It’s easy to assign blame to the drug companies that manufactured Thalidomide. There is a definitive cause and effect. Liability was clearly assigned and pharmacology changed after that point. Thousands of children suffered from the damaging effects of the chemical compound. But whom or what do we blame when there is no clear cause?

How does suffering and challenge fit into your view of God? The theological questions have been here for millennia. Job reacted strongly to his advisors who assumed the downturn in Job’s life had to be caused by his sinfulness. We see that ancient idea carry forward to Jesus’ time and even still in modernity.

John 9:
As he went along, he saw a man blind from birth. His disciples asked him, “Rabbi, who sinned, this man or his parents, that he was born blind?”
“Neither this man nor his parents sinned,” said Jesus, “but this happened so that the works of God might be displayed in him. As long as it is day, we must do the works of him who sent me. Night is coming, when no one can work. While I am in the world, I am the light of the world.”

The rabbis had developed the principle that “there is no death without sin, and there is no suffering without iniquity”. They were even capable of thinking that a child could sin in the womb or that its soul might have sinned in a pre-existent state. They also held that terrible punishments came on certain people because of the sin of their parents.[1]

When Jesus healed a man born blind, we find Him challenging the status quo of neatly packaged answers. He still has a way of rattling the cages of religion and working in mind-bending mysterious ways. Perhaps that has been your story—God intervened in an unmistakable fashion that left others scratching their heads and trying to explain away the change that happened to you.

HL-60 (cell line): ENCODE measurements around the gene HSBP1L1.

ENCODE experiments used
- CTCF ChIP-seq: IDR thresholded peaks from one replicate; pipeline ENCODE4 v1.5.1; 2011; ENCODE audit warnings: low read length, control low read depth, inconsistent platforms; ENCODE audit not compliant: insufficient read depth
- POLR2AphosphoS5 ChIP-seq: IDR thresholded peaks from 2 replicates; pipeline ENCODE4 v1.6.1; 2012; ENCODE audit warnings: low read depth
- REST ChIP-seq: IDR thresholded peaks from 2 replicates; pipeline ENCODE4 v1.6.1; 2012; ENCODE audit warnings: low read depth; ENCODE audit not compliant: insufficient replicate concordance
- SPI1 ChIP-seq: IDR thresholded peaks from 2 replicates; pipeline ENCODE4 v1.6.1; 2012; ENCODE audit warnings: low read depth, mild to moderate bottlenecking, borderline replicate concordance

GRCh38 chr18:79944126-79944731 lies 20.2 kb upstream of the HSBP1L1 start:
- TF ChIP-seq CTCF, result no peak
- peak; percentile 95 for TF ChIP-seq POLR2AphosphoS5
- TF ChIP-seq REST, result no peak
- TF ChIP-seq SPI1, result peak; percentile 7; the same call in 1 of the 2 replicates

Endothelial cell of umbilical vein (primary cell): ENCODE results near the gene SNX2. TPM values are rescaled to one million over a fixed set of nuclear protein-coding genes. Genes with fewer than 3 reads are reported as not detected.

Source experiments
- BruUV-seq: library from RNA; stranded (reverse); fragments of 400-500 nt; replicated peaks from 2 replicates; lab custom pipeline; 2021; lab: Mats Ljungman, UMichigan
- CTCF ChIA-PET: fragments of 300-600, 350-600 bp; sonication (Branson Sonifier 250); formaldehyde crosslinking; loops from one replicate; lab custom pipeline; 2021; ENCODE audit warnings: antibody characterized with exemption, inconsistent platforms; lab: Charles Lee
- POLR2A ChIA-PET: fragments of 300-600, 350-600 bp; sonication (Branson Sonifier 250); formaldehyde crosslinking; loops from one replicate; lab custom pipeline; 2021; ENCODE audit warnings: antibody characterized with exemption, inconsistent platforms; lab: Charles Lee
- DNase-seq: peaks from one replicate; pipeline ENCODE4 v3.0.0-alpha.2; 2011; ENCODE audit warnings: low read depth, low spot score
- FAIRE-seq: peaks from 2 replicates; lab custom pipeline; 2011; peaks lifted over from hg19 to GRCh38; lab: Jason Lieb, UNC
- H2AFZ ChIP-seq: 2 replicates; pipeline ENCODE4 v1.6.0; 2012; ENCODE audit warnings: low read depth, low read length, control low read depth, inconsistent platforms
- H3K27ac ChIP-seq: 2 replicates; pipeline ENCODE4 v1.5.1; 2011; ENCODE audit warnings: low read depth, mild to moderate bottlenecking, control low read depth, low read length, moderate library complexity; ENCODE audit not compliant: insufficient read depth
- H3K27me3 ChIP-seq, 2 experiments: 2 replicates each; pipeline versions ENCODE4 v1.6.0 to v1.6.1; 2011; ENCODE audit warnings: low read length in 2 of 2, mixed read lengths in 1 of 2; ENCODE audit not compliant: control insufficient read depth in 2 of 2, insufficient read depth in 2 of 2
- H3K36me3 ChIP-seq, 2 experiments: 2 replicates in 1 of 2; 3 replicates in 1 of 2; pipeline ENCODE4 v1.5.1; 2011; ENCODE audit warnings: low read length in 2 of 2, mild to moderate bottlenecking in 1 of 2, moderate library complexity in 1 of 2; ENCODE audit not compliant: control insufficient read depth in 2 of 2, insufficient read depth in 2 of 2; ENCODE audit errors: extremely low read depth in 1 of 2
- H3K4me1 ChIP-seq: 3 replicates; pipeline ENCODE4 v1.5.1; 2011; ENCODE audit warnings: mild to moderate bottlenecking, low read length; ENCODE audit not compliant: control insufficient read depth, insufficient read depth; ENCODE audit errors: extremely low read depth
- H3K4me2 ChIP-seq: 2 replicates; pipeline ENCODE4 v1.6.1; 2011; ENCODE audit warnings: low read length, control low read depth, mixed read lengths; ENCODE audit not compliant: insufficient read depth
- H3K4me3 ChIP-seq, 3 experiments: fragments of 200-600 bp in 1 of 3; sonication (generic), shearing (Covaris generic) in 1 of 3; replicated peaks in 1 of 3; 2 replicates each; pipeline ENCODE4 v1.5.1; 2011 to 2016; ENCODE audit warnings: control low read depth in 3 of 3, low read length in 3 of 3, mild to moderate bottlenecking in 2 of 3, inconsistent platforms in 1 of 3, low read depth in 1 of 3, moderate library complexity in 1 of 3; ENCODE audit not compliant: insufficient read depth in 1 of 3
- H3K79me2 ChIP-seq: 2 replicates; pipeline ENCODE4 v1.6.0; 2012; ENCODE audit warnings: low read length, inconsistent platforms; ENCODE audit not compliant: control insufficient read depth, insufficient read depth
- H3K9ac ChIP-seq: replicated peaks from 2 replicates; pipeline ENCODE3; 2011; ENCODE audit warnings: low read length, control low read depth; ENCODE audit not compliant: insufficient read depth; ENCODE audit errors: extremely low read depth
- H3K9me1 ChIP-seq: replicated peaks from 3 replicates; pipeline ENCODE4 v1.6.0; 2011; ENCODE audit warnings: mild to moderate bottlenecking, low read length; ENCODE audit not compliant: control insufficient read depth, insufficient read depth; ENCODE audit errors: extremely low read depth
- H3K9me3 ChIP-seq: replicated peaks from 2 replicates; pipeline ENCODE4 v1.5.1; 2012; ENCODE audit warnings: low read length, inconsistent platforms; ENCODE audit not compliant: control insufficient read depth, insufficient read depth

What if instead of slapping the blamer’s diagnosis on another person’s hardship, we looked for another perspective? Could these puzzling quandaries actually be opportunities for God’s responsiveness to be demonstrated? There is something redemptive and noteworthy when people respond to others with compassion, healing and understanding. There is something deeper than flesh that causes someone to adapt and overcome incredible challenges.

In Jesus there are no conditions or diseases that disqualify one from the love of God. Every weakness and misfortune comes with opportunities to experience deeper love and grace, both as a lover and as the beloved. 

Numerous times, Isaiah had prophesied that the Messiah would open blind eyes. And now he has come to show the world what God’s Kingdom is like. The blind see, the deaf hear and the lame walk. This man’s blindness was included as part of God’s design; a platform that God’s Love could appear upon.

[1] NIV Study Bible Notes, John 9:2